The table is set with silverware compressed into blocks by César. The décor includes a still life of a bouquet by Balthus and a towering centerpiece of painted bronze breasts by Hans Bellmer. The main courses include a meatball speared on a fork by Claes Oldenburg, Man Ray’s Pain peint (Blue Bread—Favorite Food for the Blue Birds), 1958, and Salvador Dalí’s crustacean masterpiece Téléphone homard (circa 1977). The guests for this feast, one imagines, are eclectic. Perhaps they are enthusiastic participants in the esoteric ceremonies depicted in Leonora Carrington’s paintings, or maybe they’re the repressed bourgeoisie shown in a coffee advertisement shot by Paul Outerbridge Jr. in 1940.
Featuring more than fifty works, “A Surrealist Banquet” is a gluttonous survey in the form of a dinner party—many of the objets are arranged on a vast table and the checklist resembles a menu. The show intertwines diverse threads of surrealism in twentieth-century art, and one might imagine some bristling cross-talk and occasional rude remarks from artists ranging from Masson to Ernst to Magritte to Wesselmann. Still, there is an undeniable coherence in this varied spread, with the works collectively undermining the polite social rituals of dining to reveal unconscious eruptions, uncanny shudders, and animalistic desires. This is a spectacular over-the-top gathering of pluralistic sensualities and polymorphous perversity.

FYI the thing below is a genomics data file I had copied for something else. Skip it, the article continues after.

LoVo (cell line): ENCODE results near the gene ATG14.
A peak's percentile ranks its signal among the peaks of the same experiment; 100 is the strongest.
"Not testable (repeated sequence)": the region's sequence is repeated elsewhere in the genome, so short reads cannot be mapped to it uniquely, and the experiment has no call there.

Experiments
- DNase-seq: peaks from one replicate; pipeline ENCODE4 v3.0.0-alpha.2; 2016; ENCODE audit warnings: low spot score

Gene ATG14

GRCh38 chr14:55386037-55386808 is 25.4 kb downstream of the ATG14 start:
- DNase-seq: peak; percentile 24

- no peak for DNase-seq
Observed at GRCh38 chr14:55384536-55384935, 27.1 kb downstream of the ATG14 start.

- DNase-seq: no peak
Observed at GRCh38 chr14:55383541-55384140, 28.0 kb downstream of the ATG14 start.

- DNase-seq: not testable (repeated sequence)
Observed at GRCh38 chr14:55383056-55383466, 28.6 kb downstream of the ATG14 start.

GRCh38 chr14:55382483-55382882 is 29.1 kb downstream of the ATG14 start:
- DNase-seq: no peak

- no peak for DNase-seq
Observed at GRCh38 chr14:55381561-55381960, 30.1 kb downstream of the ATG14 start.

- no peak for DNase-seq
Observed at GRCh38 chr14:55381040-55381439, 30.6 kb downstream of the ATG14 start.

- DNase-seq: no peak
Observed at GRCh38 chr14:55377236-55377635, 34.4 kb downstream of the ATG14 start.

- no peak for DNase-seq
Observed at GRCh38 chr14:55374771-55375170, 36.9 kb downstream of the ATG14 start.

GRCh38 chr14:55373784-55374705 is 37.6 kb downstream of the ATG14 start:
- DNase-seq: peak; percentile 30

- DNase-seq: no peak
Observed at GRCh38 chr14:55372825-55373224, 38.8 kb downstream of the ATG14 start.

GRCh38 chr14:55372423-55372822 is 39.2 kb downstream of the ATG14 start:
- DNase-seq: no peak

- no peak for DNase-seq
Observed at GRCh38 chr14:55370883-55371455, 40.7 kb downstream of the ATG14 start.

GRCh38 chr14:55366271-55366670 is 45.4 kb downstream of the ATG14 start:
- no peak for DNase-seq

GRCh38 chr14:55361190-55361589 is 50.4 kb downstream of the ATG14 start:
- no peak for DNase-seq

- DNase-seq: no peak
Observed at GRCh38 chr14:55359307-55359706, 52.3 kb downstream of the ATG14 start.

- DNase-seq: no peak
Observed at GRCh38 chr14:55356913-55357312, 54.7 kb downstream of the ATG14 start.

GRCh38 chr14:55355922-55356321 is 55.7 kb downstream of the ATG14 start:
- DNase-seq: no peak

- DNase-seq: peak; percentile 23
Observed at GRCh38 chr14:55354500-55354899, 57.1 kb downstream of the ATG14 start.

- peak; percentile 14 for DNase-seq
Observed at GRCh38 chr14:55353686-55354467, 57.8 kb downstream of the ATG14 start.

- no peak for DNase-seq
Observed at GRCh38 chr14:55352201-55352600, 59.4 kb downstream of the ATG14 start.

—William S. Smith
Pictured: View of the exhibition “A Surrealist Banquet,” 2017, at Di Donna, New York.